Signs of Life with Technology Out There!
The Vancouver Sun article "Are you native to the digital world or just visiting?" presupposes that anyone over the age of 30 is a digital immigrant (shall we say, DI). This notion, developed by a man called Prensky, is one that is not held universally. Some of us are cruising through the new cyberspaces with an appearance of confidence that would belie the immigrant appellation. (See article in next posting.)
If we, the alleged immigrants, had the same time to play in cyberspace and looked younger, we'd navigate with native confidence too. But navigating isn't anything much more than fearless and unfettered clicking. The problem is that the digital immigrant concept is limited; we who by virtue of age are termed DIs actually have the maps to cyberspace. Children wandering without the codes and the directions and the capacity to read the landscape and apply the customs of the lands they enter are at risk ... of seeing only the surface, of going places where caution is required, of appropriating things that don't belong to them, and of not seeing the long-term consequences of their unmapped travels. No, do not buy into this notion of natives and immigrants ... we are still the ones whose knowledge of learning landscapes and cultural patterns are important tools for mediating the journey of the supposed "little natives." Regardless of age, we are all engaged in learning and teaching has shifted with technology to place us at the side, companions in the sense of wonder at the new vistas and possibilities, learners ourselves. The young are unguided travellers, and we must be there in cyberspace to make the adventures meaningful.
Annabelle takes on Role of Cyberspace Guide
Thanks, Annabelle, at Laurier Annex (and Weir) for this email last month: I have been saving it (along with hundreds of other emails because I'm a bit weird that way, much to "my Diane's" amusement!):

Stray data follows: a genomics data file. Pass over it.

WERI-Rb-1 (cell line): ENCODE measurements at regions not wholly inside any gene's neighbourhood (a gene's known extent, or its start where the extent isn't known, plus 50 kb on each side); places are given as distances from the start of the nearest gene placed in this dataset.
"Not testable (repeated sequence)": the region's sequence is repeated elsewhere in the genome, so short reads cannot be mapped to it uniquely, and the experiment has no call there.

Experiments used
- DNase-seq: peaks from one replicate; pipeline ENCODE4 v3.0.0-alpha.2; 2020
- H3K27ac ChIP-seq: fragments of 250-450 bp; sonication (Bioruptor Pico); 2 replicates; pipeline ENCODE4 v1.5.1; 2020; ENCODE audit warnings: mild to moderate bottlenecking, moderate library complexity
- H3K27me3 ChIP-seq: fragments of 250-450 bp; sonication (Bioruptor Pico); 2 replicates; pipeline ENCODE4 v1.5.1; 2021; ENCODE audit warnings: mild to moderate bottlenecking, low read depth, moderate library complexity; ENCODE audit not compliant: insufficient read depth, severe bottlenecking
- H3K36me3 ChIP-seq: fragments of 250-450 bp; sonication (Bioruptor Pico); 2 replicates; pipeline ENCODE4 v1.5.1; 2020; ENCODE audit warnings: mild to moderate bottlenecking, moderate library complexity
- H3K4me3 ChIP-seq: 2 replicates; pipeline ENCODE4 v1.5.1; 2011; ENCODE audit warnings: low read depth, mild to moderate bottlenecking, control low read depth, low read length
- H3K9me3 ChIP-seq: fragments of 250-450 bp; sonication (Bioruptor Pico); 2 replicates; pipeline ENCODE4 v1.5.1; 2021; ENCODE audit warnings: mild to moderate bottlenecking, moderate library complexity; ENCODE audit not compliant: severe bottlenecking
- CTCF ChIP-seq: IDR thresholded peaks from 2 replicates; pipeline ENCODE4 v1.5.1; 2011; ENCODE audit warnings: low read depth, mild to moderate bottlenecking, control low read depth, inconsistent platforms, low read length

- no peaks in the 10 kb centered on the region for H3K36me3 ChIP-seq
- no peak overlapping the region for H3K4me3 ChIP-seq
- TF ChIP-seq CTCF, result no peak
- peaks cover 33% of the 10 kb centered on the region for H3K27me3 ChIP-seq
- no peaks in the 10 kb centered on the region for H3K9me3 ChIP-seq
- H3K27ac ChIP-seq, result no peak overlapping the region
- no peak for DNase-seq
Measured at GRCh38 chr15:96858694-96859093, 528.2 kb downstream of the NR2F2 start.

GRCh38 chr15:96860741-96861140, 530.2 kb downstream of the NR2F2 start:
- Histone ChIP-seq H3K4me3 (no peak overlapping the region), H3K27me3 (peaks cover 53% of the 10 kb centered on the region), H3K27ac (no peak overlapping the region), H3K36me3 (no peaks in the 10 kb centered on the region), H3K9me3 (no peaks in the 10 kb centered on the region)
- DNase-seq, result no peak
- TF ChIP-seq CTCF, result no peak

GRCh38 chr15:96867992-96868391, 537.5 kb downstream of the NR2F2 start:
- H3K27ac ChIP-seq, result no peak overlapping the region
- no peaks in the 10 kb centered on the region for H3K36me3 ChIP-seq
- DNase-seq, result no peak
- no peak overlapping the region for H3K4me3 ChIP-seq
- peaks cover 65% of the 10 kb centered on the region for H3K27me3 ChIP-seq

I came across this link [Centre for Learning and Performance Technologies: 25 Tools every Learning Professional should have in their Toolbox - and all for FREE!] after I had downloaded a program called Jing (you may have been the one to mention this in the first place). In any case, Jing is pretty cool...here is the link to my first attempt [How to Use Webcat and Databases] -- my microphone isn't very good so you'll have to turn the volume way up but you'll get the idea. I plan to put this and others into my new blog (your influence again) and introducing it to the kids later! Thanks for all of your tips, info and links!
Way to go, Annabelle. For many of the "little natives," the databases are inaccessible. These, by virtue of the subscription, are termed the "invisible net" and you do need a guide to get there. Love your ingenious application of this tool. Kids will "get" this. Thanks also for "your influence" on me: in particular, the link to 25 Tools, complete with information pages and mini-tutorials. I have been meaning to get to Skype and, finding it on the list, I can say I have downloaded it and am ready to Skype ... just need some contacts!
On Learning New Technology Applications
By the way, it's time for me to tell the truth about my own techno-learning. Every time I am "forced" into learning a new application, I have to tell myself it is perfectly normal to experience anxiety and to leave it just until I need to learn it. It's a phenomenon so common that it is named: just-in-time learning (we all do this!) and it is always accompanied by STRESS (we all get this way!) ... I tell you this so you see that this is normal and so that, when you try to teach your colleagues something, you can understand that their responses -- often quite startling -- are also perfectly normal. You will need to be very kind and patient with them, now that you know to recognize this, be more forgiving of yourself, and anticipate this response. By the way, the effects of stress will be exacerbated when the learner is facing a deadline!